Mourne Park is near Kilkeel on the edge of the Mourne Mountains, an area of outstanding natural beauty
An ancient woodland in Northern Ireland is set to open to the public for the first time in over 500 years under plans announced by a conservation charity.
The UK's Woodland Trust is hoping to turn Mourne Park in Co Down into a popular visitor attraction, having bought 156 hectares of the 212 hectare site last year.
It has launched a campaign to buy a further 46 hectares.
As part of the £5.2 million campaign, the trust is planning to reinstate walking paths in woodland that has not offered public access since the 1500s.
Mourne Park is near Kilkeel on the edge of the Mourne Mountains, an area of outstanding natural beauty.
The charity says the park is home to extremely rare woodland and is also inhabited by wildlife such as red squirrels, otters and pine martens.
The Woodland Trust, which is celebrating its 50th year, has bought 1,200 sites across the UK in the last five decades.
The initial purchase of Mourne Park was part funded by Stormont’s Department of Agriculture, Environment and Rural Affairs and the Garfield Weston Foundation.
Ian McCurley, director of Woodland Trust Northern Ireland, said: “Mourne Park is one of the most important areas of natural beauty in the whole of Northern Ireland, with 73ha of precious ancient woodland so incredibly rare to find.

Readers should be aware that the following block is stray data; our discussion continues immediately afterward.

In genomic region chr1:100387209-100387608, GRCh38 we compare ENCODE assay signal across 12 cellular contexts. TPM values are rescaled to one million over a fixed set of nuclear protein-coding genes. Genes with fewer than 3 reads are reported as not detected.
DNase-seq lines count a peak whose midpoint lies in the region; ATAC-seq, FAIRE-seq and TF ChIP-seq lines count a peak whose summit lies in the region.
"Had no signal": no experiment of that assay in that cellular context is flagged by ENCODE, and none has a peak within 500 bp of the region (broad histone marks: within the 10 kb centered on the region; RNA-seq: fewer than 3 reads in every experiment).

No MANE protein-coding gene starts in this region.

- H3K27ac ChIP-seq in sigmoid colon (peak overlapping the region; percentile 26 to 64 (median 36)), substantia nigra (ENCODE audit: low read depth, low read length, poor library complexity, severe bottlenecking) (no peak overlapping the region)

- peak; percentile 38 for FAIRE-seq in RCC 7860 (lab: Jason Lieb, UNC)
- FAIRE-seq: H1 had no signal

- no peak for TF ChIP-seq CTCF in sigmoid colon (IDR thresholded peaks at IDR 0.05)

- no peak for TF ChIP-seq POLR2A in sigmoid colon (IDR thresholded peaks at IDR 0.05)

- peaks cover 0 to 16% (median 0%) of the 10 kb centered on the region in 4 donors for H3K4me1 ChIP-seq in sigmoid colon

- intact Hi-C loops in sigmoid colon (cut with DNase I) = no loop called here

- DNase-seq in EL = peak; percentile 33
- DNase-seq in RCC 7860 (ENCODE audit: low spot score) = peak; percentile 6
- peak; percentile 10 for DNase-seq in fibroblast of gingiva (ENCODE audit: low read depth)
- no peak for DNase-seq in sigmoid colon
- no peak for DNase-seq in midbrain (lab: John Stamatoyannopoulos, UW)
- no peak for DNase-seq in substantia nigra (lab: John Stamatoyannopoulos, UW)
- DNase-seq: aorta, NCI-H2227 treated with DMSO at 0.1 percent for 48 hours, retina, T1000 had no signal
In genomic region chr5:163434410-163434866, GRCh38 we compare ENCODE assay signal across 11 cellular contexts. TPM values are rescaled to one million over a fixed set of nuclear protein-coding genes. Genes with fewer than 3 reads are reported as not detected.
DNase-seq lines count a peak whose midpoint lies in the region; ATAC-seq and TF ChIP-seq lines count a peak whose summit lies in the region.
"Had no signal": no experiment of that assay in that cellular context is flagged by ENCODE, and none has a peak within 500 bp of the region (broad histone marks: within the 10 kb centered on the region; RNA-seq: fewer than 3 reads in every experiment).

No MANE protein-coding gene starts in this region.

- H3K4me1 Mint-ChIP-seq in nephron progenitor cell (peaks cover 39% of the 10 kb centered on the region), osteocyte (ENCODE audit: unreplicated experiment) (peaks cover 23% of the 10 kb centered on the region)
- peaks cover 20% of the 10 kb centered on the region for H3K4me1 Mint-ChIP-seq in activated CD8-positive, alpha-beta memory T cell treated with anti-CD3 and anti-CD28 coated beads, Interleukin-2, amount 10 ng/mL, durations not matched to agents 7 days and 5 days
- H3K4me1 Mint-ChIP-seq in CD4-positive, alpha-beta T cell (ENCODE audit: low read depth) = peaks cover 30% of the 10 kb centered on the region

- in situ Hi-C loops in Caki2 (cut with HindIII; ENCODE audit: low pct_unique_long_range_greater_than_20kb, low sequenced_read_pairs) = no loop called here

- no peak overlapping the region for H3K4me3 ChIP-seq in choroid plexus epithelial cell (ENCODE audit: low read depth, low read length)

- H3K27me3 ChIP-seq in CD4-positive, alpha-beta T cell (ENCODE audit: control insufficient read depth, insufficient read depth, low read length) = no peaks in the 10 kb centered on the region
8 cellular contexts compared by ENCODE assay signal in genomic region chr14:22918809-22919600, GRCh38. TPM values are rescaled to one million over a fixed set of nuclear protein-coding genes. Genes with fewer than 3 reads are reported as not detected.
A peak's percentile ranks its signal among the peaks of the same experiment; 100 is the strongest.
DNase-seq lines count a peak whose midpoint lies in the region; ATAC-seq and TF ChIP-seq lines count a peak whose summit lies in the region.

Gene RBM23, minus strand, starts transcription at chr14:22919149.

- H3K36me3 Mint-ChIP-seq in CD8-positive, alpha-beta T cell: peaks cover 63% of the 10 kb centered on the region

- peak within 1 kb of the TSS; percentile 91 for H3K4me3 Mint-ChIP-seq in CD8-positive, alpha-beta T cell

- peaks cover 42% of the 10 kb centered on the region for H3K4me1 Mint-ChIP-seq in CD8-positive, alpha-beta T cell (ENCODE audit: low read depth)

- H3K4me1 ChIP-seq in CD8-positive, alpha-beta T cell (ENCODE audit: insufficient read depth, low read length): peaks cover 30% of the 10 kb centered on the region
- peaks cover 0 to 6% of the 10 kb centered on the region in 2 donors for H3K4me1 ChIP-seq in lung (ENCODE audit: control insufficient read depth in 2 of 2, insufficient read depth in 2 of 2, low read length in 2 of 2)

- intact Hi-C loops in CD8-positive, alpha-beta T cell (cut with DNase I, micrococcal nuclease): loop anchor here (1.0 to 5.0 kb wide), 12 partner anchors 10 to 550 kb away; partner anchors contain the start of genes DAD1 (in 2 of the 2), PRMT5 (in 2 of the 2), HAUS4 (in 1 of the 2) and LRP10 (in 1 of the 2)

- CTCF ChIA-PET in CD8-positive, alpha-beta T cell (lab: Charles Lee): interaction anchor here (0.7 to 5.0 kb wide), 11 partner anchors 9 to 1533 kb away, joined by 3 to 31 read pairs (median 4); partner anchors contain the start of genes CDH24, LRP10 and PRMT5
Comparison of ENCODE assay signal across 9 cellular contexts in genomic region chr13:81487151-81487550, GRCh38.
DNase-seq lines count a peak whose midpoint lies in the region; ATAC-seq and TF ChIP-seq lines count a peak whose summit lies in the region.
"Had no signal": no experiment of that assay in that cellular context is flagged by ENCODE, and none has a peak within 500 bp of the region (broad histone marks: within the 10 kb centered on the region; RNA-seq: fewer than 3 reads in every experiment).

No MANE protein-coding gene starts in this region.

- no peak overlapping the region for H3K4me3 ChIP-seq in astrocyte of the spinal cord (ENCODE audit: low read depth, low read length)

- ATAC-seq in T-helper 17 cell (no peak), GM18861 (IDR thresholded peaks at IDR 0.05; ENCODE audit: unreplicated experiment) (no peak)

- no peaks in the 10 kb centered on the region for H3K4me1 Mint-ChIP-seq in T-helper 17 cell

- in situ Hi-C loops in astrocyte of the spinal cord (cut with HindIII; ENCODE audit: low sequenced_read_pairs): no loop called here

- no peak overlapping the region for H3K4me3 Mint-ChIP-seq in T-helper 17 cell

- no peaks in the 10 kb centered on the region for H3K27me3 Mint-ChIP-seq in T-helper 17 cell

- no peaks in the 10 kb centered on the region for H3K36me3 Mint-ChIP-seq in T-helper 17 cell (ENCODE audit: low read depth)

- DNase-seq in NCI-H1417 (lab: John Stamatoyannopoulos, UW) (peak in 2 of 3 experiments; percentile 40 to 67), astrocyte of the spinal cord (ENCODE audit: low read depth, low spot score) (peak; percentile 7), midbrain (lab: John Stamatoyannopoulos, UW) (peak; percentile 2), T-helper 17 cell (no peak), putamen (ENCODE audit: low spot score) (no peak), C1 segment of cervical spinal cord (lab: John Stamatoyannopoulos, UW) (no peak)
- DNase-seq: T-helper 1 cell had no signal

“This ancient woodland in Mourne Park is really special, and under our care we can restore this vast landscape back to its former glory.
“With some of the ancient woodland restoration we’ve already carried out, we’ve seen flora and fauna return, red squirrels nest in the tree canopy above and fields of bluebells have bloomed on the forest floor.
“We want to open Mourne Park up in a sensitive way to allow the public to enjoy it in all its glory.”
Dave Scott, estate manager for the trust, added: “The ancient woodland restoration project in Mourne Park has been going on for three years now. We were working with the previous owners to start restoring the woodlands and then when 156ha of Mourne Park came into our ownership, we’ve continued that good work.
“This year we’ve cleared another five hectares of rhododendron and laurel from this woodland, and we have more yet to do.
“The restoration work that we’re doing is to clear the invasive species so that more light can reach the forest floor, so that plants like bluebell, wood anemone can survive, and also allow the trees to regenerate naturally. Without this restoration work, eventually this woodland would slowly die.
“We’re uncovering views that haven’t been seen for decades, and finding old pathways that have been enveloped by this invasive species for even longer.
“So when people come to visit Mourne Park when we have finished our work, they will see it in a completely new light.”
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